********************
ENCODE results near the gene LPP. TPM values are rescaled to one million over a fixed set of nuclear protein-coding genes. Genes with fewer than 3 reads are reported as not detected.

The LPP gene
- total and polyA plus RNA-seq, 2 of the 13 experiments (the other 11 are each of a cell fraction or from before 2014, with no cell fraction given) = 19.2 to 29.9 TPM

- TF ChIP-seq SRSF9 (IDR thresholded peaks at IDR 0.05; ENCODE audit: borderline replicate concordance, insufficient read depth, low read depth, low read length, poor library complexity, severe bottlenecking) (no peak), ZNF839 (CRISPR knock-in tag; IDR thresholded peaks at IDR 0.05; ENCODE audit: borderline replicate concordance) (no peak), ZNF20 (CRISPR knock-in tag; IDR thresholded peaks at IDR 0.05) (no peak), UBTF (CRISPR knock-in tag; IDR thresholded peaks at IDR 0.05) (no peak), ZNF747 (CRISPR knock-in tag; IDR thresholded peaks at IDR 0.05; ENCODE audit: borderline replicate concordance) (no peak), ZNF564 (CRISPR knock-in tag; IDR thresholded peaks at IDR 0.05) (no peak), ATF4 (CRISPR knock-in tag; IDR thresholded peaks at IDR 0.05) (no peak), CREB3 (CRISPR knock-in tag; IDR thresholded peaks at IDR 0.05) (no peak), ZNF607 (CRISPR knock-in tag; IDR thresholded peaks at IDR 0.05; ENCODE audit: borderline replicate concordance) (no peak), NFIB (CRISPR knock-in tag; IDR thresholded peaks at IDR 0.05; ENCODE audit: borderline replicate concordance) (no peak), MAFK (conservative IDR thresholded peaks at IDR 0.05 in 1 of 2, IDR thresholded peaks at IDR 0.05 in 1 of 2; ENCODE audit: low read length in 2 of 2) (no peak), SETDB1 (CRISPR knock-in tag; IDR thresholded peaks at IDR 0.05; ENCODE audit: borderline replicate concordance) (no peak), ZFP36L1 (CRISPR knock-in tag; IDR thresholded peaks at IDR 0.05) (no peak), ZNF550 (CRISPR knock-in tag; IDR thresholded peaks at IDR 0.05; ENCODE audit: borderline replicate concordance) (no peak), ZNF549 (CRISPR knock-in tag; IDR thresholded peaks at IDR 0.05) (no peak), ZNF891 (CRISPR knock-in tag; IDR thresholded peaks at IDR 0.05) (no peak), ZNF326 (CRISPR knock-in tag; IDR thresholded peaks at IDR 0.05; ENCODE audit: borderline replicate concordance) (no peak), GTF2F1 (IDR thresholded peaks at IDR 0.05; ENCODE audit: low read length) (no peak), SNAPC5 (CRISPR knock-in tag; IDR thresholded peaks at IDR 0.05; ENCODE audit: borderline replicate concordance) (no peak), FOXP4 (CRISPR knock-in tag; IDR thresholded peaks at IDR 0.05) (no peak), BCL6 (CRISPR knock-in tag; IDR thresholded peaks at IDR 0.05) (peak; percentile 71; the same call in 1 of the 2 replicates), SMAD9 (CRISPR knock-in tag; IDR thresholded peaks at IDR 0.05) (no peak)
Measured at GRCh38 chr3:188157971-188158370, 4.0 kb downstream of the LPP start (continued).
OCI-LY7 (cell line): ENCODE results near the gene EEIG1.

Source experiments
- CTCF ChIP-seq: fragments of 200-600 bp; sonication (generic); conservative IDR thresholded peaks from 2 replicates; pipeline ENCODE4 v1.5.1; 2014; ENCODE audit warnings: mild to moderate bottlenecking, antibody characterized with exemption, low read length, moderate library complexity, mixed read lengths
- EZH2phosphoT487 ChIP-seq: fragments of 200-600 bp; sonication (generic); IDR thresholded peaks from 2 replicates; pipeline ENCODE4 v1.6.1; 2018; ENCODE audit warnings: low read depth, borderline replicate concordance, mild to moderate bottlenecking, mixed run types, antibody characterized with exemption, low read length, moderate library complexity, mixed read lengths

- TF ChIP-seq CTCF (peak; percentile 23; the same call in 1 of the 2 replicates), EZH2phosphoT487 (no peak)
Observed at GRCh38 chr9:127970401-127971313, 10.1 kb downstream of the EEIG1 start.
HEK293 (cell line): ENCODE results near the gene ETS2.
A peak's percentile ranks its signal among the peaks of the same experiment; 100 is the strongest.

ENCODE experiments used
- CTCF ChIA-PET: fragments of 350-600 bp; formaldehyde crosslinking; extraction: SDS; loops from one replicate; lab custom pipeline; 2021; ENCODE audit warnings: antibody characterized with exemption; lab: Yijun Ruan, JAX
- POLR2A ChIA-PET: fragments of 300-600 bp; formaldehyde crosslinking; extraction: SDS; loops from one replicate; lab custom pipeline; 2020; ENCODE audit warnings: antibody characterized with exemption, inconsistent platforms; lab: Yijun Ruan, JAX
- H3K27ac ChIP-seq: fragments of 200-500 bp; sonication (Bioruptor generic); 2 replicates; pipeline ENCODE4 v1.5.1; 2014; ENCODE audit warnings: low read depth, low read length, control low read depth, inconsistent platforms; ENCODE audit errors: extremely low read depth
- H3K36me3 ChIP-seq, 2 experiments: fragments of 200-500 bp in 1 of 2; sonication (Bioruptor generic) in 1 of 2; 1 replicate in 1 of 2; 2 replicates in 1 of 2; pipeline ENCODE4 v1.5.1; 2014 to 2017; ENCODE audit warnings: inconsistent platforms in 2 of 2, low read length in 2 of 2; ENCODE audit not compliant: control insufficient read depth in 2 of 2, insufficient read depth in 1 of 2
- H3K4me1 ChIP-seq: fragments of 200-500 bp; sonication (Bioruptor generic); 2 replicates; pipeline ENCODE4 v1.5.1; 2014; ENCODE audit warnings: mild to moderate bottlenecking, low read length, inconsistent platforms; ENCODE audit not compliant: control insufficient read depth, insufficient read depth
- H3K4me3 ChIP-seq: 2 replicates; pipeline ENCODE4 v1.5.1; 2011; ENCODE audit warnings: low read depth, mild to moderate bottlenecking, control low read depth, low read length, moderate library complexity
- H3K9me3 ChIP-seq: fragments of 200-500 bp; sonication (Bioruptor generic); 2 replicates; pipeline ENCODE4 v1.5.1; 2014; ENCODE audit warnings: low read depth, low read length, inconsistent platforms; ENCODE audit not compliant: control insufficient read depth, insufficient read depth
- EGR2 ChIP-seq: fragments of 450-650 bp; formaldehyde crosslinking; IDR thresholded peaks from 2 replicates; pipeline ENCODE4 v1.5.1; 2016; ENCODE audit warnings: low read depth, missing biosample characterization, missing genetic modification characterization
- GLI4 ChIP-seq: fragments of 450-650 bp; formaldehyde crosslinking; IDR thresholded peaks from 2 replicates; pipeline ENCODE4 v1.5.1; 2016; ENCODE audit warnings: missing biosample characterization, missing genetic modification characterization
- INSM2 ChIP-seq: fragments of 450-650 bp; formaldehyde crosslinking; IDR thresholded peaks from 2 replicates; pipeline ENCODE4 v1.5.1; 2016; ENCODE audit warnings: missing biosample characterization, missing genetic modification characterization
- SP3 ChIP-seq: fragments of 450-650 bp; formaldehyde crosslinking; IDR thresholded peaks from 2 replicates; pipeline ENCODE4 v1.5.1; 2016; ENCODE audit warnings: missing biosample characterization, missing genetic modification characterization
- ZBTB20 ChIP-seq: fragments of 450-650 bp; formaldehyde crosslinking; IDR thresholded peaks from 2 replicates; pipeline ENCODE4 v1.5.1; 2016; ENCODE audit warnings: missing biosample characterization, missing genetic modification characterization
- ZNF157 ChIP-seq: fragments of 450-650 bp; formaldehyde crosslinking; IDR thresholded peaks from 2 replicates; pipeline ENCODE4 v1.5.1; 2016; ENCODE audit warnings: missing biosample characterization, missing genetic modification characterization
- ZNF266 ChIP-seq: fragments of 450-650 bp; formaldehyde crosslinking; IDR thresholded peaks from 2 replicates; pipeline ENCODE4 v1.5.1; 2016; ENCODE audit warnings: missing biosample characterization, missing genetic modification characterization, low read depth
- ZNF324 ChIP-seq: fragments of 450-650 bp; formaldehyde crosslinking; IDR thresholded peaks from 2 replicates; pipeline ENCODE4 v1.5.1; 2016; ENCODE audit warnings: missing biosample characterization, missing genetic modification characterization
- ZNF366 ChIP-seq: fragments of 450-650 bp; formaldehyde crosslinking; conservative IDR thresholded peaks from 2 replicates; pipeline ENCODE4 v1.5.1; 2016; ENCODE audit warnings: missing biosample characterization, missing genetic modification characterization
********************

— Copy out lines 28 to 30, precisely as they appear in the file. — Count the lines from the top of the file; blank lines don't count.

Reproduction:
- ZNF266 ChIP-seq: fragments of 450-650 bp; formaldehyde crosslinking; IDR thresholded peaks from 2 replicates; pipeline ENCODE4 v1.5.1; 2016; ENCODE audit warnings: missing biosample characterization, missing genetic modification characterization, low read depth
- ZNF324 ChIP-seq: fragments of 450-650 bp; formaldehyde crosslinking; IDR thresholded peaks from 2 replicates; pipeline ENCODE4 v1.5.1; 2016; ENCODE audit warnings: missing biosample characterization, missing genetic modification characterization
- ZNF366 ChIP-seq: fragments of 450-650 bp; formaldehyde crosslinking; conservative IDR thresholded peaks from 2 replicates; pipeline ENCODE4 v1.5.1; 2016; ENCODE audit warnings: missing biosample characterization, missing genetic modification characterization